“Orphan drug” is a designation given to certain pharmaceutical and biological products (drugs) that would likely not be developed due to a relatively small patient population and limited potential for profitability. In the U.S., the Orphan Drug Act and subsequent regulations define an orphan drug as intended to treat a disease or condition that affects fewer than 200,000 persons in the U.S. Benefits of an orphan drug designation include seven years of market exclusivity (from the date of approval of a new drug application or issuance of a license for a biological product) and tax credits for clinical testing.

Conducting clinical trials to gain Food and Drug Administration (FDA) approval of drugs may be costly for biotechnology and pharmaceutical startups. To significantly reduce costs of FDA approval, a startup company may choose to seek an orphan drug designation for only a small patient population even when FDA approval for a larger patient population may be possible. The average per-study costs across Phases 1, 2, and 3 for a (non-orphan) drug can be more than $70 million, an amount that a startup likely cannot afford. However, the costs for conducting clinical trials to seek approval of an orphan drug may be much lower. For example, while a regular Phase 3 clinical trial can involve testing efficacy in 3,000 people, a Phase 3 clinical trial for a drug seeking an orphan drug designation can involve testing efficacy in fewer than 200 people. If the startup company is successful in gaining the orphan drug designation on the limited patient population, the seven year of exclusivity period would then allow for securing of profits gained during the seven year exclusivity period to support and conduct clinical trials seeking broader indications for the drug. An enterprising startup company may also choose to sell the orphan drug designation and indication to raise funds to support research and clinical trials for a different indication of the same drug with a larger patient population.

Orphan drugs have received negative press recently. In February 2017 the FDA approved Emflaza™ (deflazacort) for treating patients age 5 years and older with Duchenne muscular dystrophy, a disease that occurs in about every 3,600 male infants. Before receiving the orphan drug designation, there had been no FDA approval for deflazacort to treat this indication. Instead, American patients may choose to import deflazacort from overseas. Thus no insurance would cover the cost of deflazacort. With the FDA orphan drug approval, the proposed cost of treatment per patient was expected to be approximately $89,000 per year. Over political outrage of the $89,000 price tag ($50,000-$54,000 after rebate) of Emflaza™, Marathon Pharmaceuticals delayed its launch and then sold the orphan drug designation and exclusivity period to PTC Therapeutics. The political outrage also led to a letter from a U.S. Senator and a U.S. Congressman urging PTC Therapeutics to reduce the proposed price of treatment. (For comparison purposes, competitor Sarepta Therapeutics announced that its drug for Duchenne muscular dystrophy, Exondys 51TM, will cost about $300,000 per patient, per year.) Without commenting on the debate about appropriate pricing of the drug, the orphan drug designation provided enough of an incentive for Marathon to fund the research and clinical trials to get the approval of deflazacort to treat an indication that previously did not have approval in the U.S.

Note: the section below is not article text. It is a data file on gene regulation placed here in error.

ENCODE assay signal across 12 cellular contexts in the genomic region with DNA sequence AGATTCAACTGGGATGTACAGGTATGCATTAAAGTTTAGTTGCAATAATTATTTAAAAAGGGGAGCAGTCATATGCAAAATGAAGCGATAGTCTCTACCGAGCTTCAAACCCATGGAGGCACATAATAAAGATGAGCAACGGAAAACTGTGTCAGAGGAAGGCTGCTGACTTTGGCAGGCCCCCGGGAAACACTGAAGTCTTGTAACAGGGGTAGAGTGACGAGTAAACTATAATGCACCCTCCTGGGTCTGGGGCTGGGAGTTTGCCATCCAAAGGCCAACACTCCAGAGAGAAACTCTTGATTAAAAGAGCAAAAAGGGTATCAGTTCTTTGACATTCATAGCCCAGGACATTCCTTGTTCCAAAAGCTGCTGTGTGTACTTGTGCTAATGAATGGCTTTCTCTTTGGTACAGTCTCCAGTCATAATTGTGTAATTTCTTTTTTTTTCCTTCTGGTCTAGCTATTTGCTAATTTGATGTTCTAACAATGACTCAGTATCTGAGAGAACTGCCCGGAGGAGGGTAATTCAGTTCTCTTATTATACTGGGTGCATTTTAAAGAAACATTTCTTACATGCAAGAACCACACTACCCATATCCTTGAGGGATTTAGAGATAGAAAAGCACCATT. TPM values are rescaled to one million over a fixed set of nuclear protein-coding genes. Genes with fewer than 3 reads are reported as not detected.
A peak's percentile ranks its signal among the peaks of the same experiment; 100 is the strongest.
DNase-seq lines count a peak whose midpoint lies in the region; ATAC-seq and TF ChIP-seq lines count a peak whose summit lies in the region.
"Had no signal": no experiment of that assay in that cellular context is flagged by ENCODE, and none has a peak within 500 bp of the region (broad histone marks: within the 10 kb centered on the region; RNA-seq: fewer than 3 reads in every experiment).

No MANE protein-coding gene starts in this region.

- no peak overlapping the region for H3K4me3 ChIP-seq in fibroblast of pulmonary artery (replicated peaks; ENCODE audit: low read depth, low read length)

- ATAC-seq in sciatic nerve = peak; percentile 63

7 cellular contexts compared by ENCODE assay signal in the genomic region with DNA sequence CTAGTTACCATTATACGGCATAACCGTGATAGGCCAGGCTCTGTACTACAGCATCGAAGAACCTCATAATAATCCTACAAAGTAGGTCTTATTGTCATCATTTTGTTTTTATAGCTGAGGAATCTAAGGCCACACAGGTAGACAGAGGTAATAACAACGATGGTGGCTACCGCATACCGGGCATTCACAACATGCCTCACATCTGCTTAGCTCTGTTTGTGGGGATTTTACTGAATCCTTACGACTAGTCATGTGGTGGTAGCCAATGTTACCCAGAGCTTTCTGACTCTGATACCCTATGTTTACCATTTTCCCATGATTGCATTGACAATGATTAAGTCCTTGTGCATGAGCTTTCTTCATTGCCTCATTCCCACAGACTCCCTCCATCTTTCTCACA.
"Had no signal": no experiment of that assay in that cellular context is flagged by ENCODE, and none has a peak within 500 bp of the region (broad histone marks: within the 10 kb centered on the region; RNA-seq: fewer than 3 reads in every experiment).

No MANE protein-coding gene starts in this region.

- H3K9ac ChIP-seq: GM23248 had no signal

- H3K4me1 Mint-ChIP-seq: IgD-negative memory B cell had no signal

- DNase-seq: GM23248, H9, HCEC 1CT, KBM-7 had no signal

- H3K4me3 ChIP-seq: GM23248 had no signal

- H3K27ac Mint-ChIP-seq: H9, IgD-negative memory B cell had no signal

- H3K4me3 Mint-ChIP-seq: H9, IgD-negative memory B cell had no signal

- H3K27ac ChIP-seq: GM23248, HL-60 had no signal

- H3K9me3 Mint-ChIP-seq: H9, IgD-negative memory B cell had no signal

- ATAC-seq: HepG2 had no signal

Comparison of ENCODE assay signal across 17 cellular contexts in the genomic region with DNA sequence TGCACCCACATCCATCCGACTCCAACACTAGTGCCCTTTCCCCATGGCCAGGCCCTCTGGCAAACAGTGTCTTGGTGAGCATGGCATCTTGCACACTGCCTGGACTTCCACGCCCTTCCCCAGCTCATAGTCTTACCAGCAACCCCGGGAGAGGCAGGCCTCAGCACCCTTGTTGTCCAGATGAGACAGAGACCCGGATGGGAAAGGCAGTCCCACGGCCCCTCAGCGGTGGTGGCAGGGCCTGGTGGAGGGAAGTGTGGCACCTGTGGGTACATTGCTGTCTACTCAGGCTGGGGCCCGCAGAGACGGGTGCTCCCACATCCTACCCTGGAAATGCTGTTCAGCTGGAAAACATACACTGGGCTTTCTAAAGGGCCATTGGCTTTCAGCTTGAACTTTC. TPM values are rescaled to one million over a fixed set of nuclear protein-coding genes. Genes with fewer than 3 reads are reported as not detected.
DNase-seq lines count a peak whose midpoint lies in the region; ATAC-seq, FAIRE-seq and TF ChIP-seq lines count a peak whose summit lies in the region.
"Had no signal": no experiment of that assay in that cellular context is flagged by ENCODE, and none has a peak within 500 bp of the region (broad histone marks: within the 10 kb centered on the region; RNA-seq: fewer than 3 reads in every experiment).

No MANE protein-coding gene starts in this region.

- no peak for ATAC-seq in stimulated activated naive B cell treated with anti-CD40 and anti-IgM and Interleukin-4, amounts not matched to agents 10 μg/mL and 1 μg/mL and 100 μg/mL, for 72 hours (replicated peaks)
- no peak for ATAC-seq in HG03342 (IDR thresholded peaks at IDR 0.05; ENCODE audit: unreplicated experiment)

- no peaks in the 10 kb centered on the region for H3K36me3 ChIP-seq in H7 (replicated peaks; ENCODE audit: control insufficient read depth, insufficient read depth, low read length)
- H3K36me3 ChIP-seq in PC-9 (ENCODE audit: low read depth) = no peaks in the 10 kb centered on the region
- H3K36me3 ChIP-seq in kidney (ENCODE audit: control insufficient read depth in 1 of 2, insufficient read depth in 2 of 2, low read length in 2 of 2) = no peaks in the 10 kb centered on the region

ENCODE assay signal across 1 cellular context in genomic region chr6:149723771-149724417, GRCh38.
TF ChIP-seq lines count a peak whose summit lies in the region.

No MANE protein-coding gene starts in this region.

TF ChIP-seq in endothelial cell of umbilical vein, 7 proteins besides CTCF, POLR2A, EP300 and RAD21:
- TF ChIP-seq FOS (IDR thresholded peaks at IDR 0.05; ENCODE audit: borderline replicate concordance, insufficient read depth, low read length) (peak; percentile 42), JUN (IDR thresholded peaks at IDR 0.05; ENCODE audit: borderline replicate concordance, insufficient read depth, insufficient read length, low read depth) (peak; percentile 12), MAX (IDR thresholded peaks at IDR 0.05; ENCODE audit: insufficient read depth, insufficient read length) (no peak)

Although debates over drug pricing has provided recent negative press on orphan drug designations, startup companies should consider whether seeking an orphan drug designation may be used to save costs in clinical trials or may be used to provide an increased valuation for the company. With the profits gained during the seven year exclusivity period or through profits gained from sale of the orphan drug designation on a drug for a particular indication, the startup company may then pursue broader indications for the drug.